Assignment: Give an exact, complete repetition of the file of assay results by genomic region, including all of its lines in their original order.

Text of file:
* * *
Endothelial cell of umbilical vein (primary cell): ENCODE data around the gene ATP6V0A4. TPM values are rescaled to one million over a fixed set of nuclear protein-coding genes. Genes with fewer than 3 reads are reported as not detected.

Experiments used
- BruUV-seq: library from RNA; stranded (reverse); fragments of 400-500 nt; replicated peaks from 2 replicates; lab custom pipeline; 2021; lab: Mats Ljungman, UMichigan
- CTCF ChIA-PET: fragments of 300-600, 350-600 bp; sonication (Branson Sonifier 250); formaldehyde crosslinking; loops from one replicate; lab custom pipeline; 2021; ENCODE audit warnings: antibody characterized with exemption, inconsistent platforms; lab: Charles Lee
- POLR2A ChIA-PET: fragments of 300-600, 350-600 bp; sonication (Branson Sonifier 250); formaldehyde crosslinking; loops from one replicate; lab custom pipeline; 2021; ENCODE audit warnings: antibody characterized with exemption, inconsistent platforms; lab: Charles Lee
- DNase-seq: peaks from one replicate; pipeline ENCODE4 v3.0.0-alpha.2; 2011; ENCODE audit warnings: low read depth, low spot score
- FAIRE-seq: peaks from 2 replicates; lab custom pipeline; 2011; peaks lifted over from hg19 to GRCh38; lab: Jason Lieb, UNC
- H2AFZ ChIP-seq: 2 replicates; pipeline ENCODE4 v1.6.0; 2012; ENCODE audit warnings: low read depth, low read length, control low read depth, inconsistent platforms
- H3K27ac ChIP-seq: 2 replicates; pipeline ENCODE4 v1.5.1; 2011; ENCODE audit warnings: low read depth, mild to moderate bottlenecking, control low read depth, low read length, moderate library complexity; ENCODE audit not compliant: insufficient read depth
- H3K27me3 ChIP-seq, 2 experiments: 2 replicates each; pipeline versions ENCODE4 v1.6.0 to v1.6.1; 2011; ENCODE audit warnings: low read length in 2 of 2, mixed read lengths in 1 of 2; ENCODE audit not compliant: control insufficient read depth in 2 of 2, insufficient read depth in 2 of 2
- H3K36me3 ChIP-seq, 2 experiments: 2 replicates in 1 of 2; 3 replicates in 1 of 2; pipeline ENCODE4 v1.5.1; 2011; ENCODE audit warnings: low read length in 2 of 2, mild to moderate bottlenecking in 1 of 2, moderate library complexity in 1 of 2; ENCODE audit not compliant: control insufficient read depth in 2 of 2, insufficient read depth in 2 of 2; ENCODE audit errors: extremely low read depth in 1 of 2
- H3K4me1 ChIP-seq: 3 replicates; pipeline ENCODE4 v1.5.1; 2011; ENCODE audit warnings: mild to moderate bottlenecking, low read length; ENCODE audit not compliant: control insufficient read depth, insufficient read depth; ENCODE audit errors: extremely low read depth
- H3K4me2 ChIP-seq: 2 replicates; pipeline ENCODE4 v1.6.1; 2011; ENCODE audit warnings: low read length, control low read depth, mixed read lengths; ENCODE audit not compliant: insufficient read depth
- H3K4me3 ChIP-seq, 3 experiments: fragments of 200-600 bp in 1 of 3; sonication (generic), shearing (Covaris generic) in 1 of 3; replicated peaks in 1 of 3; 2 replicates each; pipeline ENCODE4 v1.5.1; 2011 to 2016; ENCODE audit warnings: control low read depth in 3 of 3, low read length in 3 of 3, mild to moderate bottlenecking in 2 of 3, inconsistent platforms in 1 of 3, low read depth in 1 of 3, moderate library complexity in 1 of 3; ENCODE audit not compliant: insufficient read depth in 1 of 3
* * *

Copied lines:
Endothelial cell of umbilical vein (primary cell): ENCODE data around the gene ATP6V0A4. TPM values are rescaled to one million over a fixed set of nuclear protein-coding genes. Genes with fewer than 3 reads are reported as not detected.

Experiments used
- BruUV-seq: library from RNA; stranded (reverse); fragments of 400-500 nt; replicated peaks from 2 replicates; lab custom pipeline; 2021; lab: Mats Ljungman, UMichigan
- CTCF ChIA-PET: fragments of 300-600, 350-600 bp; sonication (Branson Sonifier 250); formaldehyde crosslinking; loops from one replicate; lab custom pipeline; 2021; ENCODE audit warnings: antibody characterized with exemption, inconsistent platforms; lab: Charles Lee
- POLR2A ChIA-PET: fragments of 300-600, 350-600 bp; sonication (Branson Sonifier 250); formaldehyde crosslinking; loops from one replicate; lab custom pipeline; 2021; ENCODE audit warnings: antibody characterized with exemption, inconsistent platforms; lab: Charles Lee
- DNase-seq: peaks from one replicate; pipeline ENCODE4 v3.0.0-alpha.2; 2011; ENCODE audit warnings: low read depth, low spot score
- FAIRE-seq: peaks from 2 replicates; lab custom pipeline; 2011; peaks lifted over from hg19 to GRCh38; lab: Jason Lieb, UNC
- H2AFZ ChIP-seq: 2 replicates; pipeline ENCODE4 v1.6.0; 2012; ENCODE audit warnings: low read depth, low read length, control low read depth, inconsistent platforms
- H3K27ac ChIP-seq: 2 replicates; pipeline ENCODE4 v1.5.1; 2011; ENCODE audit warnings: low read depth, mild to moderate bottlenecking, control low read depth, low read length, moderate library complexity; ENCODE audit not compliant: insufficient read depth
- H3K27me3 ChIP-seq, 2 experiments: 2 replicates each; pipeline versions ENCODE4 v1.6.0 to v1.6.1; 2011; ENCODE audit warnings: low read length in 2 of 2, mixed read lengths in 1 of 2; ENCODE audit not compliant: control insufficient read depth in 2 of 2, insufficient read depth in 2 of 2
- H3K36me3 ChIP-seq, 2 experiments: 2 replicates in 1 of 2; 3 replicates in 1 of 2; pipeline ENCODE4 v1.5.1; 2011; ENCODE audit warnings: low read length in 2 of 2, mild to moderate bottlenecking in 1 of 2, moderate library complexity in 1 of 2; ENCODE audit not compliant: control insufficient read depth in 2 of 2, insufficient read depth in 2 of 2; ENCODE audit errors: extremely low read depth in 1 of 2
- H3K4me1 ChIP-seq: 3 replicates; pipeline ENCODE4 v1.5.1; 2011; ENCODE audit warnings: mild to moderate bottlenecking, low read length; ENCODE audit not compliant: control insufficient read depth, insufficient read depth; ENCODE audit errors: extremely low read depth
- H3K4me2 ChIP-seq: 2 replicates; pipeline ENCODE4 v1.6.1; 2011; ENCODE audit warnings: low read length, control low read depth, mixed read lengths; ENCODE audit not compliant: insufficient read depth
- H3K4me3 ChIP-seq, 3 experiments: fragments of 200-600 bp in 1 of 3; sonication (generic), shearing (Covaris generic) in 1 of 3; replicated peaks in 1 of 3; 2 replicates each; pipeline ENCODE4 v1.5.1; 2011 to 2016; ENCODE audit warnings: control low read depth in 3 of 3, low read length in 3 of 3, mild to moderate bottlenecking in 2 of 3, inconsistent platforms in 1 of 3, low read depth in 1 of 3, moderate library complexity in 1 of 3; ENCODE audit not compliant: insufficient read depth in 1 of 3